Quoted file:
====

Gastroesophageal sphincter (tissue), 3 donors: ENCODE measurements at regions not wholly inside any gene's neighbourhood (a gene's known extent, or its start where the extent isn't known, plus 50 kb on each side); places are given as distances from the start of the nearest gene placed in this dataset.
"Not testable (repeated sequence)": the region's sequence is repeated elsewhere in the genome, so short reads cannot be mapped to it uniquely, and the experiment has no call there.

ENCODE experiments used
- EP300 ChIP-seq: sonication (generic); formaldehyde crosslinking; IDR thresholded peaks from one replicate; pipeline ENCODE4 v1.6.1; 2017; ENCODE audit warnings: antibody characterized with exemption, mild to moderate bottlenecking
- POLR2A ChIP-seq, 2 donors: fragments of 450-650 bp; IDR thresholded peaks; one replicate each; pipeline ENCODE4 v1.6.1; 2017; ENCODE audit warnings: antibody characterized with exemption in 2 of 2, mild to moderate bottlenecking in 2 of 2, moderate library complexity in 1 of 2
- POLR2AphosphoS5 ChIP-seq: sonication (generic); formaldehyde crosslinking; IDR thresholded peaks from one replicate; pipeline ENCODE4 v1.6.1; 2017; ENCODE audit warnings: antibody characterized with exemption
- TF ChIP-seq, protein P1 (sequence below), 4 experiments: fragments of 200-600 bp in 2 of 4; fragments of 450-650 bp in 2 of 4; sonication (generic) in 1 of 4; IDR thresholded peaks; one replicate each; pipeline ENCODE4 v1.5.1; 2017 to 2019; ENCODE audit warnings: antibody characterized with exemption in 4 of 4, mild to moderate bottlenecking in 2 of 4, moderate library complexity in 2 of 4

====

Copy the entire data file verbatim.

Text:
Gastroesophageal sphincter (tissue), 3 donors: ENCODE measurements at regions not wholly inside any gene's neighbourhood (a gene's known extent, or its start where the extent isn't known, plus 50 kb on each side); places are given as distances from the start of the nearest gene placed in this dataset.
"Not testable (repeated sequence)": the region's sequence is repeated elsewhere in the genome, so short reads cannot be mapped to it uniquely, and the experiment has no call there.

ENCODE experiments used
- EP300 ChIP-seq: sonication (generic); formaldehyde crosslinking; IDR thresholded peaks from one replicate; pipeline ENCODE4 v1.6.1; 2017; ENCODE audit warnings: antibody characterized with exemption, mild to moderate bottlenecking
- POLR2A ChIP-seq, 2 donors: fragments of 450-650 bp; IDR thresholded peaks; one replicate each; pipeline ENCODE4 v1.6.1; 2017; ENCODE audit warnings: antibody characterized with exemption in 2 of 2, mild to moderate bottlenecking in 2 of 2, moderate library complexity in 1 of 2
- POLR2AphosphoS5 ChIP-seq: sonication (generic); formaldehyde crosslinking; IDR thresholded peaks from one replicate; pipeline ENCODE4 v1.6.1; 2017; ENCODE audit warnings: antibody characterized with exemption
- TF ChIP-seq, protein P1 (sequence below), 4 experiments: fragments of 200-600 bp in 2 of 4; fragments of 450-650 bp in 2 of 4; sonication (generic) in 1 of 4; IDR thresholded peaks; one replicate each; pipeline ENCODE4 v1.5.1; 2017 to 2019; ENCODE audit warnings: antibody characterized with exemption in 4 of 4, mild to moderate bottlenecking in 2 of 4, moderate library complexity in 2 of 4